A story in the Minneapolis Star-Tribune last week has to have raised some eyebrows and made people scratch their heads. On second thought, however, perhaps it only highlights a far more common problem.

A trustee of the Bethel Moravian Church, located about 40 miles southwest of Fargo, North Dakota, stopped by the church property Wednesday afternoon. He was there to drop off some towels. As he began fumbling with a door, he saw a man inside – who immediately bolted through another door and fled. The church member called the sheriff's office immediately, and a 22-year-old man was caught and taken into custody. He was using the church's kitchen as a meth lab!

As you probably know, methamphetamines are a significant part of our nation's larger drug problem. Meth can be made from ingredients that are fairly easy to get. But the process for producing the drug is highly volatile, and several people get killed every year from explosions and fires related to illegal labs.

"There have been active methamphetamine labs in the back seats of cars, bathtubs, and abandoned barns," said Sheriff's Lt. Rick Majerus, "but nobody I've talked to has ever heard of a meth lab in a church."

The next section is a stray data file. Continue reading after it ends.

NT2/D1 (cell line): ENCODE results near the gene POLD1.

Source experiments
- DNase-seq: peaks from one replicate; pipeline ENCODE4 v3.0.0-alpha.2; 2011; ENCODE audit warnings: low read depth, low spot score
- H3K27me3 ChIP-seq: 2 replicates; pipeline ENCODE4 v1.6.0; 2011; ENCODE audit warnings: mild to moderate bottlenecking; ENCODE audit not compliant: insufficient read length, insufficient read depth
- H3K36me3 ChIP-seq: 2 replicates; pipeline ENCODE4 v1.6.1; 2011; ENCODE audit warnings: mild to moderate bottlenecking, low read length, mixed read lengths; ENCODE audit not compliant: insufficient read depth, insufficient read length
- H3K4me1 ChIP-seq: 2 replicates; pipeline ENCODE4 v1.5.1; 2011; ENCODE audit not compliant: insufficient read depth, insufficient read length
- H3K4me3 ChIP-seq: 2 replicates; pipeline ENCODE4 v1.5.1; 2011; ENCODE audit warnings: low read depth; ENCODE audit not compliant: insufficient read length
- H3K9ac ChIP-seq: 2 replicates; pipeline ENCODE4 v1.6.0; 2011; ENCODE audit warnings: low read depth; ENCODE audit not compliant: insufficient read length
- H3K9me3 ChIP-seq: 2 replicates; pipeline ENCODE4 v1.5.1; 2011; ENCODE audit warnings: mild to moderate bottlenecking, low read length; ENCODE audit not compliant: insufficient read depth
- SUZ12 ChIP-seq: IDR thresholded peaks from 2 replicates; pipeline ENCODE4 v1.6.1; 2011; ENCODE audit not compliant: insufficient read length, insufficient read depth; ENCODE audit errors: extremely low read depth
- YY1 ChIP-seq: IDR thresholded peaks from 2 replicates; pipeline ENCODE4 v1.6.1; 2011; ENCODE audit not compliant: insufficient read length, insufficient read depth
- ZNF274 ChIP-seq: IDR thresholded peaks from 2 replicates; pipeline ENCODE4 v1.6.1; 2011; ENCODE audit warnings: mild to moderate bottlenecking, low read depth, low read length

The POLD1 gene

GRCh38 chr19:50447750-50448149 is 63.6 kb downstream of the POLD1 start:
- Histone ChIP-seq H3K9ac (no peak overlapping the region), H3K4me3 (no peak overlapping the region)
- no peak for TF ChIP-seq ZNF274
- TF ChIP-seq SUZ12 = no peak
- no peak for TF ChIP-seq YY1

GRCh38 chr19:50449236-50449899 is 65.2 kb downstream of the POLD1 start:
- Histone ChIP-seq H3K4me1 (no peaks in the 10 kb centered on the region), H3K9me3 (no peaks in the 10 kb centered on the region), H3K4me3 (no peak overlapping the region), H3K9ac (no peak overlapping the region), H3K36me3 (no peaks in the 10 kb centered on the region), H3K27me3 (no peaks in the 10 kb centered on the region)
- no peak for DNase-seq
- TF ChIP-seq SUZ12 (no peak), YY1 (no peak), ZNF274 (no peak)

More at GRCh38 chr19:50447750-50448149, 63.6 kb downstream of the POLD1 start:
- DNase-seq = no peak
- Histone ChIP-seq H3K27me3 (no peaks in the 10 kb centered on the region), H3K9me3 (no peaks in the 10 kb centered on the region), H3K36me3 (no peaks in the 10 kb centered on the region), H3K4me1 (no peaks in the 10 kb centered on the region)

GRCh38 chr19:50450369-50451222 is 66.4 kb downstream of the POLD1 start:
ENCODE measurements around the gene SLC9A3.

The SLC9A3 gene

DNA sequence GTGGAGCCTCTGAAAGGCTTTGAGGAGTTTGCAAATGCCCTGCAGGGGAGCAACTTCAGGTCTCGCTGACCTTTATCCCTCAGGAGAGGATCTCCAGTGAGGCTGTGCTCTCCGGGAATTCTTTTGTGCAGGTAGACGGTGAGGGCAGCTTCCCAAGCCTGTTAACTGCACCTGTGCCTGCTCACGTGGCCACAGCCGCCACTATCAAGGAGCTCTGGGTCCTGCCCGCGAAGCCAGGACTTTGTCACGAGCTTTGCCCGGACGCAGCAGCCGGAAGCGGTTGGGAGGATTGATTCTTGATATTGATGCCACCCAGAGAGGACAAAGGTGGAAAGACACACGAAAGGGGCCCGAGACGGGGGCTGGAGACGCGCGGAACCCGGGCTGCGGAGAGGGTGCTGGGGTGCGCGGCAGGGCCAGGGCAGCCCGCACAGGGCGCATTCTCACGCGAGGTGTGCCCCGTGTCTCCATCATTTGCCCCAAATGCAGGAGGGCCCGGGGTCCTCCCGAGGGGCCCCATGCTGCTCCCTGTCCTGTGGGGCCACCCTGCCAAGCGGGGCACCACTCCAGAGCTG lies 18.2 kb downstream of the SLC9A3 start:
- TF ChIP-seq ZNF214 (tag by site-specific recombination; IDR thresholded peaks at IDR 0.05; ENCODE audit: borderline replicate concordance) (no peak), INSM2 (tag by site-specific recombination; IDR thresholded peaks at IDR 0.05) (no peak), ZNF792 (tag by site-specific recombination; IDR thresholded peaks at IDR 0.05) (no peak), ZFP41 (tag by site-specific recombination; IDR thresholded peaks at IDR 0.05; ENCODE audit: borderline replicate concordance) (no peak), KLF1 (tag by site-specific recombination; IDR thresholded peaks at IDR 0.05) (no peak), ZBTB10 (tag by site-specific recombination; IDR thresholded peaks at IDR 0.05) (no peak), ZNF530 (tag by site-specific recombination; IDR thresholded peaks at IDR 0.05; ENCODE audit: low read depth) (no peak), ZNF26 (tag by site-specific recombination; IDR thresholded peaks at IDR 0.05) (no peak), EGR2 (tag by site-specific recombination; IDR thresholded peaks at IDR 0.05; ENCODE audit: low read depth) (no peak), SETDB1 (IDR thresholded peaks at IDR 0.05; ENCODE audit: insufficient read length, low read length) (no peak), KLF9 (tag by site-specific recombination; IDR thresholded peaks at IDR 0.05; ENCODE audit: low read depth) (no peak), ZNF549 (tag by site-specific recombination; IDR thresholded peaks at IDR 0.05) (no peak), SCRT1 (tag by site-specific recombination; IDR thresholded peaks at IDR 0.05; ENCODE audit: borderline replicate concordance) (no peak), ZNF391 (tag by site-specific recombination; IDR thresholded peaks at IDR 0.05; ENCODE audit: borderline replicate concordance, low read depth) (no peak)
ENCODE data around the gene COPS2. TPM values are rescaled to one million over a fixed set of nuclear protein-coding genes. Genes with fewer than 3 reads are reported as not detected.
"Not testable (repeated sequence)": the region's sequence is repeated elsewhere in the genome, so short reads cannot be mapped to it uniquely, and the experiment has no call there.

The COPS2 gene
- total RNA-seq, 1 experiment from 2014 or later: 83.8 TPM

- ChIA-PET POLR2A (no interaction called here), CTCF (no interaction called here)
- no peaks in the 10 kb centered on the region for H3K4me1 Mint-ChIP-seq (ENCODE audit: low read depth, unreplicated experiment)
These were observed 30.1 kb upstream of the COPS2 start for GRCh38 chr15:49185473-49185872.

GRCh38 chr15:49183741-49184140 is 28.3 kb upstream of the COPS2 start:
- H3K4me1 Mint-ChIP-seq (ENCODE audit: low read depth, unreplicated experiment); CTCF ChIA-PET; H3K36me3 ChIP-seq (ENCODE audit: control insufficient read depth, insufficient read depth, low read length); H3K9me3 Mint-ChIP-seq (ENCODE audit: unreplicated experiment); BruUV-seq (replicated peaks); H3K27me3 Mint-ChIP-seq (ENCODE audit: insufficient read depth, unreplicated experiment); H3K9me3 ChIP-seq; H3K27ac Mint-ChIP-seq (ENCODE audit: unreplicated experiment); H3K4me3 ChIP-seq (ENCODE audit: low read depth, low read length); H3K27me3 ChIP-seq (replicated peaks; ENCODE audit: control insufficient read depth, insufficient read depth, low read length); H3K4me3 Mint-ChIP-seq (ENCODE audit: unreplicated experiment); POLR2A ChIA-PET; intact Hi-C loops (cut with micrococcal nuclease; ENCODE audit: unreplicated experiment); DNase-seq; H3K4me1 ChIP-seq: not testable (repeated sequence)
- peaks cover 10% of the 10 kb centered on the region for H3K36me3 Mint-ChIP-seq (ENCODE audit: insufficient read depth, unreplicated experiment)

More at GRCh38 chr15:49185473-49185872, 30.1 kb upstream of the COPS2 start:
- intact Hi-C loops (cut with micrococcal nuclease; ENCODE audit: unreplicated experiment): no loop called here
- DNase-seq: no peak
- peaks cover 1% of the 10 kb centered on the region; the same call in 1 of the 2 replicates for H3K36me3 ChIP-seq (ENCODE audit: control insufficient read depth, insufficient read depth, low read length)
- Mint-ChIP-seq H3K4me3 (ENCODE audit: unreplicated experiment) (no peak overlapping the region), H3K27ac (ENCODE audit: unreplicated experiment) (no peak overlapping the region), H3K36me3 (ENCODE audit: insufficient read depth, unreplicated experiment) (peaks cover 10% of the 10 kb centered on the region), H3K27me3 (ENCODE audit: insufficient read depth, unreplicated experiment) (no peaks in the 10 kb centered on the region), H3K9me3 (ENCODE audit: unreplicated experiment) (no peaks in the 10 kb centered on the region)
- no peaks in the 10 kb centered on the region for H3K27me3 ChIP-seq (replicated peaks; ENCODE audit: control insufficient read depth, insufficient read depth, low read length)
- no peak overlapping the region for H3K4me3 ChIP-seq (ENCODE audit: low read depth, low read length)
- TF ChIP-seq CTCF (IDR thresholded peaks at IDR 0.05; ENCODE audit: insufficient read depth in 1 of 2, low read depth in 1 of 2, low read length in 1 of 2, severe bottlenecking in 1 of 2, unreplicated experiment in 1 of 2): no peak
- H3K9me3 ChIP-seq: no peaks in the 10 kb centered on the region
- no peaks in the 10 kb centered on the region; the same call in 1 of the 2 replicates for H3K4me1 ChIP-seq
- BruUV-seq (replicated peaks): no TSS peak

Maybe the guy just didn't know there was a mid-week church gathering that very evening and that he was almost certain to be caught. Maybe he has a fried-on-drugs brain that doesn't have much capacity for reasoning left. Or maybe he simply has no regard for sacred space and holy places.

Holy places should be honored.
We humans have an uncanny ability to misuse not only chemicals and property, but people and relationships as well. An angry boss or co-worker takes out frustration in personal life on people in the work place. Or, looked at in reverse, a person angry from work comes home to abuse members of the family. And, since churches are really collections of people seeking God rather than brick-and-timber structures, games of power and control get played out in them all the time. Because relationships are the most important part of life, all these are examples of sacred space being abused.

Your home is sacred space for its members. Your very body is a temple for the Spirit. Your office or work space is equally holy to the Lord. "Let every detail in your lives — words, actions, whatever — be done in the name of the Master, Jesus, thanking God the Father every step of the way" (Colossians 3:17 MSG)

Holy places should be honored by using them for their intended purposes.